The LWF Blog

Fire Engineering Design and Risk Assessment – Fire Attack Access and Planning – Part 58

September 9, 2019 11:57 am

In LWF’s Fire Engineering blog series for Architects and others in the building design business, we have been looking at the fire safety provision made for firefighting. In part 57, we discussed one possible solution to the problem of firefighting safely in ultra high-rise buildings. In part 58, we will talk about fire attack access and planning starting with the main objectives of access to a building for firefighting purposes.

General objectives and access requirements can be laid out which are common to the majority of buildings and tactical firefighting objectives, but possibly the most important point to make is that each building and usage should be considered by individual assessment. With the information in hand, the optimum locations of fire attack access doors and internal fire attack routes can be determined.

Previously in this blog series, the positioning of landing valves was discussed and it was suggested that if one landing valve were to be used for each staircase, it should be positioned within the staircase enclosure at each intermediate landing between levels. Additionally, if every part of every storey is within 50 metres of the fire-resisting doors at the entrance to the compartment, from a staircase in which there are landing valves, or if more than one landing valve is to be installed, one should be installed within the fire compartment itself, adjacent to the door from the firefighting shaft.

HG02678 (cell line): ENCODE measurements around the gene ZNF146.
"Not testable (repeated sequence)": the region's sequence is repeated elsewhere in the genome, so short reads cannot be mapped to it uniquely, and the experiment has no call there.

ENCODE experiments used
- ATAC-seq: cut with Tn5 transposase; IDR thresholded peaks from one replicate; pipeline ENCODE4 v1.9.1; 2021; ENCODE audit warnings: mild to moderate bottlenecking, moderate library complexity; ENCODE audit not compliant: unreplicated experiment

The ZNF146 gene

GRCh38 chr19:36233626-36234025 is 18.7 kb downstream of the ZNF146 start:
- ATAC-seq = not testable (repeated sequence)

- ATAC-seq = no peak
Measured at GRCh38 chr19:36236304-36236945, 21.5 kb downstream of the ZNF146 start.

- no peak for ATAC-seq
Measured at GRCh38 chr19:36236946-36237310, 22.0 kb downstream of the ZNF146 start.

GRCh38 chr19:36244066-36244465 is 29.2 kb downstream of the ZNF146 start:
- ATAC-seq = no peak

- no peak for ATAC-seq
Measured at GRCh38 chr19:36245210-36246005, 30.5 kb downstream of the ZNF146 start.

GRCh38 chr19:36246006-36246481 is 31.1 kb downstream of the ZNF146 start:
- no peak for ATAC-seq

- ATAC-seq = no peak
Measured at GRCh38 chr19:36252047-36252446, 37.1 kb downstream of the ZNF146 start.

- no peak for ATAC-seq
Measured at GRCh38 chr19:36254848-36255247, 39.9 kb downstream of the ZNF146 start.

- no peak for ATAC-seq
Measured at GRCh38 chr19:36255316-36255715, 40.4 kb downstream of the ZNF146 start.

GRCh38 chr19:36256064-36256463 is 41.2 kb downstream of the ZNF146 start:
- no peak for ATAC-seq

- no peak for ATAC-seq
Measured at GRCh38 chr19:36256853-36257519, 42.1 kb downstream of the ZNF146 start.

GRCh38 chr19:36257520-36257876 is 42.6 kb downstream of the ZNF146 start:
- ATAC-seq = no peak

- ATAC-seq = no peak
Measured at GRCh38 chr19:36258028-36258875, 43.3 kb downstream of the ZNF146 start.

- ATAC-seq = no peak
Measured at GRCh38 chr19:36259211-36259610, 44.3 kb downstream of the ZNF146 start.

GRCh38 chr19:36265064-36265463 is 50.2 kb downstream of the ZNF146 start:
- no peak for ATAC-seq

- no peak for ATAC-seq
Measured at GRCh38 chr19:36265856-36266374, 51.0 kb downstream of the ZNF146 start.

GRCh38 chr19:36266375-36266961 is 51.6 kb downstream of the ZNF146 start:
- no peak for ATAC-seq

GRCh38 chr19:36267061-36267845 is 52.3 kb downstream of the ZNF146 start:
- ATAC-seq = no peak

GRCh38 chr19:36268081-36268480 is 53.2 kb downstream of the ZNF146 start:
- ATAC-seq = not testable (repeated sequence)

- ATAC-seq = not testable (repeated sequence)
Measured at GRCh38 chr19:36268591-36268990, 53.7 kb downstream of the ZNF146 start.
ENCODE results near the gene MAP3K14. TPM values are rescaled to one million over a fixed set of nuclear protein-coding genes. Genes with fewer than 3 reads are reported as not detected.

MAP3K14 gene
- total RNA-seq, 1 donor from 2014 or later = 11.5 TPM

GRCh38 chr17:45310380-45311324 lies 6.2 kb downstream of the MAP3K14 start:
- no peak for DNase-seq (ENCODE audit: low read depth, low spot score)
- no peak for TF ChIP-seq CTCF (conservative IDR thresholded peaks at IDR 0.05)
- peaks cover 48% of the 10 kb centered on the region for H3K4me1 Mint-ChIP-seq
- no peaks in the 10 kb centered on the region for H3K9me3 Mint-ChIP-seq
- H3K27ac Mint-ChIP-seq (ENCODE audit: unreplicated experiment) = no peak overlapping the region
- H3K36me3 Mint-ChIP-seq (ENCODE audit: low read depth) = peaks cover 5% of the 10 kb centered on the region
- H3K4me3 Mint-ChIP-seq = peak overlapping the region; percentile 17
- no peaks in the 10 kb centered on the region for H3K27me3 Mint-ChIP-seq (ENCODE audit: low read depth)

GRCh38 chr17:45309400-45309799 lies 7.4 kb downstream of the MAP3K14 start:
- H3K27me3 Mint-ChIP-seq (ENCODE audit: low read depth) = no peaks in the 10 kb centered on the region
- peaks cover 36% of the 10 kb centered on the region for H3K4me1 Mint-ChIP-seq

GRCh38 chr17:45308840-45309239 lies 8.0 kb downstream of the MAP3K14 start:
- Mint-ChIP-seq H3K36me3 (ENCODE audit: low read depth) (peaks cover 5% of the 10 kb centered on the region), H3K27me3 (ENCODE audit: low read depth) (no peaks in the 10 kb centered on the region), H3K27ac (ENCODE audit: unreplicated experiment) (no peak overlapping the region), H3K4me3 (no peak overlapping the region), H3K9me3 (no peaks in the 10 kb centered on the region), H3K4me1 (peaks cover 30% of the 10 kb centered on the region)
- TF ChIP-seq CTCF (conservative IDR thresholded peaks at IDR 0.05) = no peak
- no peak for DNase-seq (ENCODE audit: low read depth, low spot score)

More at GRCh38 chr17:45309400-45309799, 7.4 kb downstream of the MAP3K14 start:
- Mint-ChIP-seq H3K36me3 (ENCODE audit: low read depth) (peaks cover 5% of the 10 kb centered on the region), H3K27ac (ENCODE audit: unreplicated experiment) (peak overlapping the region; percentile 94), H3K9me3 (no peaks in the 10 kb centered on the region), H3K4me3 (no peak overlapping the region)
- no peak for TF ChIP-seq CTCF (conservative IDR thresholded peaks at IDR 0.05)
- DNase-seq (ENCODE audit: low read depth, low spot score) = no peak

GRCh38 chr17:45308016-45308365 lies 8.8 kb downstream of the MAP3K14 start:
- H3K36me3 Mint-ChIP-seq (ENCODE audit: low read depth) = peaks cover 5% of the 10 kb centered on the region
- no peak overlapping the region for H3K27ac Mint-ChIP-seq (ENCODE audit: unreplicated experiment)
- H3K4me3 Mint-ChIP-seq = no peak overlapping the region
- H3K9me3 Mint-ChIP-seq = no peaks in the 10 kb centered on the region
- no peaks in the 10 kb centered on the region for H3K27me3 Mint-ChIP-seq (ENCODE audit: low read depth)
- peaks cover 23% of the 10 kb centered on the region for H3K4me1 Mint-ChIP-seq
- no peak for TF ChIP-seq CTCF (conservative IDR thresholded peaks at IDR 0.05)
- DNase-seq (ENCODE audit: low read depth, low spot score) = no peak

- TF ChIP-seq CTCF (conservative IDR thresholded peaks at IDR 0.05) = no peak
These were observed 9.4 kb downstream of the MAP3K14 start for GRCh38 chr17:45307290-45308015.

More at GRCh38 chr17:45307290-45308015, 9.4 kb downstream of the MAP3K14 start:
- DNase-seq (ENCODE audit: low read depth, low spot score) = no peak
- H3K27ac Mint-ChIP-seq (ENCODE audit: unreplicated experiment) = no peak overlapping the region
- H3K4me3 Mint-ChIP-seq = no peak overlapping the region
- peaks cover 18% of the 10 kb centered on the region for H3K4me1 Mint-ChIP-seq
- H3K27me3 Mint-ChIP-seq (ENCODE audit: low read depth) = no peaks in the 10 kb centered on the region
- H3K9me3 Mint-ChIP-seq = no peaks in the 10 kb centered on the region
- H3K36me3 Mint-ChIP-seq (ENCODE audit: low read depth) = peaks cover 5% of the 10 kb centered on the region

Assuming the above criteria, the travel distances relate to three functions:

1) Carrying equipment from the fire pump to the lift
2) Travel in the lift to a floor two floors below the floor of fire origin
3) The distance a hose line must deploy into the fire compartment from a half landing.
Floor areas can be increased and so the travel distances will increase, if the floor areas are accessed from fire protected corridors, as in the case of hospital streets, and if those corridors are ventilated or pressurised to control smoke ingress.
If it is known that the fire is contained within a fire compartment and the access corridor is a safe route, the physiological issues experienced when working in a hot environment won’t apply until the fire compartment itself is entered. The travel distances then relate to two additional functions, in addition to the three named above.
4) Carrying equipment along a ‘fire safe’ corridor.
5) Deploying the hose line into the fire compartment from the fire protected corridor.

In part 59 of this series, LWF will discuss internal access to large single-storey buildings. In the meantime, if you have any questions about this blog, or wish to discuss your own project with one of our fire engineers, please contact us.

Lawrence Webster Forrest has been working with their clients for over 25 years to produce innovative and exciting building projects. If you would like further information on how LWF and fire strategies could assist you, please contact Peter Gyere on 0800 410 1130.

While care has been taken to ensure that information contained in LWF’s publications is true and correct at the time of publication, changes in circumstances after the time of publication may impact on the accuracy of this information.

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